Emptiness and Bliss by Jan Zaremba
Composite Elephant.Attributed to the Kotah Master. Rajasthan, Kotah. c. 1730. Black ink and opaque watercolor over black chalk underdrawing on tan laid paper.
Look very closely, there’s a lot to see.
Diego Rivera. Retrato de mujer, 1944.
Serenity. Though she certainly has something on her mind. Did somebody just walk away from her and leave her something to think about? Something she had not thought to think of before? She looks like she’s rolling it over and over, trying to figure out which way is up. But she’s not straining. Could it be more of an epiphany? A peaceful concession to an idea she might actually prefer? Is she a woman or is she women?
Allan Rohan Crite: Tire Jumping in Front of My Window (1936-1947) via The Museum of Fine Arts, Boston
What is more fun than a fun neighborhood? Think of all the dimensions in which you live. Universe-Galaxy-Solar System-Planet-Continent-Nation-State-City-District-Neighborhood. They come in all different shapes and sizes and colors and architectures. They nurture us, exploit us, trap us, free us, rock us to sleep, slap us, trip us, smarten us up, laugh with us. When we look out at the world, it’s the first thing we see.
When I was in High School all those years ago, I took Sumi-e lessons at the art studio I attended. Somehow, my teacher and the owner of the place came across this man who was a Sumi-e master and who had once been a Buddhist Monk and protege of Japan’s greatest Sumi-e master (I forget what his title was). And when he started teaching a class at the studio I decided to join. He was as you would expect a man of that description to be. Wise, wryly humorous, patient and, well, masterful. Sumi-e is completely different from Western forms of art, mentally but even more so physically. You have to trust your body more, you have to think less and you need only provide the information necessary so that what you are painting is recognizable. No more. After I graduated and moved on, I bought a bunch of Sumi-e supplies but never quite got back into it (though I did do a project on it Freshmen year), focusing on other art forms. So there sits the schuen paper, the ink and everything else in the corner of my room. I am determined to pick it up once more when I return to Massachusetts.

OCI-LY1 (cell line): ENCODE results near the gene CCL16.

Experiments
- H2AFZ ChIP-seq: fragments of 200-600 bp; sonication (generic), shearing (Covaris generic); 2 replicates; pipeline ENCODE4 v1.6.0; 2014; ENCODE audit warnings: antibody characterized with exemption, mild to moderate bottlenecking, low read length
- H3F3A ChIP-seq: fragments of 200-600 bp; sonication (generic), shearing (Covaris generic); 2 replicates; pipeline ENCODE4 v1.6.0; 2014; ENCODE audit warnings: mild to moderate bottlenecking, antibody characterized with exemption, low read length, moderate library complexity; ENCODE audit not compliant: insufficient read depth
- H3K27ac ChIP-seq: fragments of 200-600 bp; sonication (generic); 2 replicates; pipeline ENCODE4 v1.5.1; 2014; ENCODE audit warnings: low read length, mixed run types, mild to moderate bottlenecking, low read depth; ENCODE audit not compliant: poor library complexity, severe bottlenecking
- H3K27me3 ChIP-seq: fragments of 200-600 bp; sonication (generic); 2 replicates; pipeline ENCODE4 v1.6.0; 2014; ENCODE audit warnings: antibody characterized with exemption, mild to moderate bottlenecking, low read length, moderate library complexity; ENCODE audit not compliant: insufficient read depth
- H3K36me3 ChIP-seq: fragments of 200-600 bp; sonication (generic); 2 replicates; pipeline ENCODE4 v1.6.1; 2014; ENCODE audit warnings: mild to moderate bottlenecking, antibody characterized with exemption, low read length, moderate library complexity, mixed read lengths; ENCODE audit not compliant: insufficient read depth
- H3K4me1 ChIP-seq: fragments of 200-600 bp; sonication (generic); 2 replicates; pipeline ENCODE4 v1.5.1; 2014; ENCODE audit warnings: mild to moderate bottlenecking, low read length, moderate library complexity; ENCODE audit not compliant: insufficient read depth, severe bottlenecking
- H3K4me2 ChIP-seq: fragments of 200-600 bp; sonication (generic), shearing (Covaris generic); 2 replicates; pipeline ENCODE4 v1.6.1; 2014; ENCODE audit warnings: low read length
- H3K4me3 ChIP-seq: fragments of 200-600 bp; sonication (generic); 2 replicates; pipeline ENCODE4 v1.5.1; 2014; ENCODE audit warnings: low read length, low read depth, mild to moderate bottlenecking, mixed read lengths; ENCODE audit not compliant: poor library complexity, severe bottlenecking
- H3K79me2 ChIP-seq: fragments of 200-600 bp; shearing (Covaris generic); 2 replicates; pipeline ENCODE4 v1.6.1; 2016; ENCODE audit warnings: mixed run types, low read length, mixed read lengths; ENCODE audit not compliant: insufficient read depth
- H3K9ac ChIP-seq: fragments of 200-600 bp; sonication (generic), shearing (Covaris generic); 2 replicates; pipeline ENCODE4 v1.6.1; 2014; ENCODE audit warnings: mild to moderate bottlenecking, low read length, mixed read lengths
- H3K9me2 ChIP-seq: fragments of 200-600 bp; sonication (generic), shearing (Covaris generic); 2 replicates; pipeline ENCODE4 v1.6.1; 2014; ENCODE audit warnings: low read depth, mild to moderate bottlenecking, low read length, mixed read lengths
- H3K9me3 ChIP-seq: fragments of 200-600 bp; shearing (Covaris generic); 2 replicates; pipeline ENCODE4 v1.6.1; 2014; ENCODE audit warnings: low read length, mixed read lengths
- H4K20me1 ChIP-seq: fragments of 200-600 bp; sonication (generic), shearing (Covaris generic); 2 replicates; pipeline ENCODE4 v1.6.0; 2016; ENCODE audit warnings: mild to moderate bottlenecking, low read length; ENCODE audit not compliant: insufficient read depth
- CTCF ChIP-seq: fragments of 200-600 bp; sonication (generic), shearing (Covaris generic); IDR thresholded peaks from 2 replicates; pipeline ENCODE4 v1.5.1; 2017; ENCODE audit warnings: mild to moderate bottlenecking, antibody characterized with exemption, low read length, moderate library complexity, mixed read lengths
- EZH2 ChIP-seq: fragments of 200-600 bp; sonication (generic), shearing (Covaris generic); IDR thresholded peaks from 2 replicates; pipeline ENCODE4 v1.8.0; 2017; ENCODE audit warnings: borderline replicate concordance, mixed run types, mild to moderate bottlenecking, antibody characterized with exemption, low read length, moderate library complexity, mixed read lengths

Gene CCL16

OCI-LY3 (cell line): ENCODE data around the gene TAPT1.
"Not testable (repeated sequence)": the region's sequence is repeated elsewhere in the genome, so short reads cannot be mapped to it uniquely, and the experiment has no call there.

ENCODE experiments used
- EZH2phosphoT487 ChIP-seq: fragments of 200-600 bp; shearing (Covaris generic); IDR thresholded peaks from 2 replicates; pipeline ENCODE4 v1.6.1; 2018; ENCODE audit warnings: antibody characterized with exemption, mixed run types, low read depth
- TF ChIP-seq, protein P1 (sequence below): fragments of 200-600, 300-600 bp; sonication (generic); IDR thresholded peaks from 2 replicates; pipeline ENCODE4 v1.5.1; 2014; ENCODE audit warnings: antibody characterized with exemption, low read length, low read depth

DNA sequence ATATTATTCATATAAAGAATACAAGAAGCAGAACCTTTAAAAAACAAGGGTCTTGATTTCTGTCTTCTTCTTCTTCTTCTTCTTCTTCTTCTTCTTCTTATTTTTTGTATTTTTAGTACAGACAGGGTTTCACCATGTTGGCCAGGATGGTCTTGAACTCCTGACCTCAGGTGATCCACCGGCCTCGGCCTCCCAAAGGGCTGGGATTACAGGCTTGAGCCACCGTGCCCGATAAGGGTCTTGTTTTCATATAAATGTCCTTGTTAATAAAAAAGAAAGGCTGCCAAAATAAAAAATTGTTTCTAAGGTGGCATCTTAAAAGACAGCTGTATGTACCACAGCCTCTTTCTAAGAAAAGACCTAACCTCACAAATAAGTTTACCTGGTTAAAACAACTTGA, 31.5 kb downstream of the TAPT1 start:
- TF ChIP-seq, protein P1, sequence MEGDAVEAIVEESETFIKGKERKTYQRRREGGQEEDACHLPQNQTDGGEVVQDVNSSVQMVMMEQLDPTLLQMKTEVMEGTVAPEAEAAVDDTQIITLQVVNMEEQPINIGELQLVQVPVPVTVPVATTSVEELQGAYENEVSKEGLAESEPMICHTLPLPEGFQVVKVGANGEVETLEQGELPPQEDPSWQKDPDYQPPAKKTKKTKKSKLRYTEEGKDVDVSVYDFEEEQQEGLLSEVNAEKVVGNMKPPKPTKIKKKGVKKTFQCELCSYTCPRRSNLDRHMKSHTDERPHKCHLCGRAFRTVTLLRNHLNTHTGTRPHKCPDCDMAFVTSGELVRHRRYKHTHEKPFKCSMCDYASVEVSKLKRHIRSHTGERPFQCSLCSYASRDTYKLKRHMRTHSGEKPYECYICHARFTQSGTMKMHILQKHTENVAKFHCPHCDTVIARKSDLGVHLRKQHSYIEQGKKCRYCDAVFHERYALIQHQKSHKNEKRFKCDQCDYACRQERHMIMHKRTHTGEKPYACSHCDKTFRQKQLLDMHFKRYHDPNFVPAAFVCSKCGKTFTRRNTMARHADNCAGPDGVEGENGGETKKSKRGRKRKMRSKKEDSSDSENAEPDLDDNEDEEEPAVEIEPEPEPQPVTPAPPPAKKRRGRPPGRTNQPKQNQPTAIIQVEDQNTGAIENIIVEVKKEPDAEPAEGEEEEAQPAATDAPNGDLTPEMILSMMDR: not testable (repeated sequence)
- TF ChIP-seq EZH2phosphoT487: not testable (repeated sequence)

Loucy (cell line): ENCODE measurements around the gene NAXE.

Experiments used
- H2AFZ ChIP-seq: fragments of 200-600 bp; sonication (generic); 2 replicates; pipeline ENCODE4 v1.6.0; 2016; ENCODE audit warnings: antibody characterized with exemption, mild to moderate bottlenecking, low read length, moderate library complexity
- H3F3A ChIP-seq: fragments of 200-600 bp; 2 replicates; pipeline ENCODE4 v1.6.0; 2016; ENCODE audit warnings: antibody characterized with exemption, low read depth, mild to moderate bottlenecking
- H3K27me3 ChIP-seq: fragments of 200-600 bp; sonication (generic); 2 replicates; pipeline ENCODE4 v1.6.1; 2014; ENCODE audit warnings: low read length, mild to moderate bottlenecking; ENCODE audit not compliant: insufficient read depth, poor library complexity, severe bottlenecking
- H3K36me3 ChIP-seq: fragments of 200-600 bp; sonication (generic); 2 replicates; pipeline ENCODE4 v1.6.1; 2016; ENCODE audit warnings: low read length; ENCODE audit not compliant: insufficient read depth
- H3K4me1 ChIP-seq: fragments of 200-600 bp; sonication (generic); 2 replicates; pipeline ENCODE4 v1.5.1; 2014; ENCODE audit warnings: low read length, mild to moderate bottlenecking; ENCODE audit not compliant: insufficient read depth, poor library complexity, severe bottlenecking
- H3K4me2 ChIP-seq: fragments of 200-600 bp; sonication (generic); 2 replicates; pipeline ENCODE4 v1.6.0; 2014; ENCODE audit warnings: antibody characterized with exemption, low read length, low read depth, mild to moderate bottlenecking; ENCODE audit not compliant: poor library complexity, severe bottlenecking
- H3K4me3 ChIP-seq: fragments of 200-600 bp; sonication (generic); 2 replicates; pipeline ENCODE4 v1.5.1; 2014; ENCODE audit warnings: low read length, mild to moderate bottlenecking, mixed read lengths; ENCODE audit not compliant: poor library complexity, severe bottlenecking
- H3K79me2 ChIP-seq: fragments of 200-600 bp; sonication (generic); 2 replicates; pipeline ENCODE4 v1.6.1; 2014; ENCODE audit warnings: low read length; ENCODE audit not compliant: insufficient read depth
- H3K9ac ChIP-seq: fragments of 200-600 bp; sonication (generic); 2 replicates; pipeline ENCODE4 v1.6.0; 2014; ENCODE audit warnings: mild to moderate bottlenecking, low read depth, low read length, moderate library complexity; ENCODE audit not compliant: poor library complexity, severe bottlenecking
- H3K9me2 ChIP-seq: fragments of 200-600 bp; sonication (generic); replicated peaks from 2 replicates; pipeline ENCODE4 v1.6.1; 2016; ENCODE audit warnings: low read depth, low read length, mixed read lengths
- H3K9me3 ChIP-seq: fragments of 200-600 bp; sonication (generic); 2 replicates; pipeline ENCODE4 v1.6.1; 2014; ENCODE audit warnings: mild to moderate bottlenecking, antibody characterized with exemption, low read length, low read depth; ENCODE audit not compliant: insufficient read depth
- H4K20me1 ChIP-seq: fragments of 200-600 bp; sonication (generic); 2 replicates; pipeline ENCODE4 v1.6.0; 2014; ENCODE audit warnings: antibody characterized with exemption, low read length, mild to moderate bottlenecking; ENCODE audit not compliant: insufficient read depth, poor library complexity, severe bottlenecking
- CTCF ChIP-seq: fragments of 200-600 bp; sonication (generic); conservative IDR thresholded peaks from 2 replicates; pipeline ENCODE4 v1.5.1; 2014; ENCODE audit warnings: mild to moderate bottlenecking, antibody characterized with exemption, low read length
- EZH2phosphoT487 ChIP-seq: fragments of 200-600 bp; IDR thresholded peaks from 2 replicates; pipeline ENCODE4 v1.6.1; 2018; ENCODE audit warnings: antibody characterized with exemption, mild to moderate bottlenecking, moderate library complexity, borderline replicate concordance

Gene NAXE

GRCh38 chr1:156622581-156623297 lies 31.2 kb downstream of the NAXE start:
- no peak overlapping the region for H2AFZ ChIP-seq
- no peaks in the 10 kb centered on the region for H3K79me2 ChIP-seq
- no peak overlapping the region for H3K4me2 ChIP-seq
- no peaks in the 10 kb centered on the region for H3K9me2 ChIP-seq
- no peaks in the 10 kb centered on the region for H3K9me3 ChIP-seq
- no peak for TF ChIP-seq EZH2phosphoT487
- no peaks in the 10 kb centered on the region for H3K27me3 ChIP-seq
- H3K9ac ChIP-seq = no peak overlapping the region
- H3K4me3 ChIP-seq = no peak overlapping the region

Perhaps I will make some more like this one here. Yes, this is painted by yours truly. He is A Buddha, A Foreigner (Sumi-e ink on Schuen paper, 2009). I am told that in the golden age of Sumi-e, the Japanese, Korean and Chinese painters depicted all foreigners, male or female and from whatever distant land, the same. And they often look quite angry, no? He did not explain this that I can remeber. I can only attribute to the fact that they were never schooled in Sumi-e and all the wisdoms of life associated with such a practice. Did you know Samurai were trained in this art?
"You can create the world by naming it. We call that Poetry. You can create the world by using the form of things. We call that Painting. You can create the world through motion. We call that Dance. Or you can create the world by sounds. We call that Music.
I have given you the Secret of Art.
Notice, that I did not use the verb to describe.
The poet does not describe an experience.
He has one."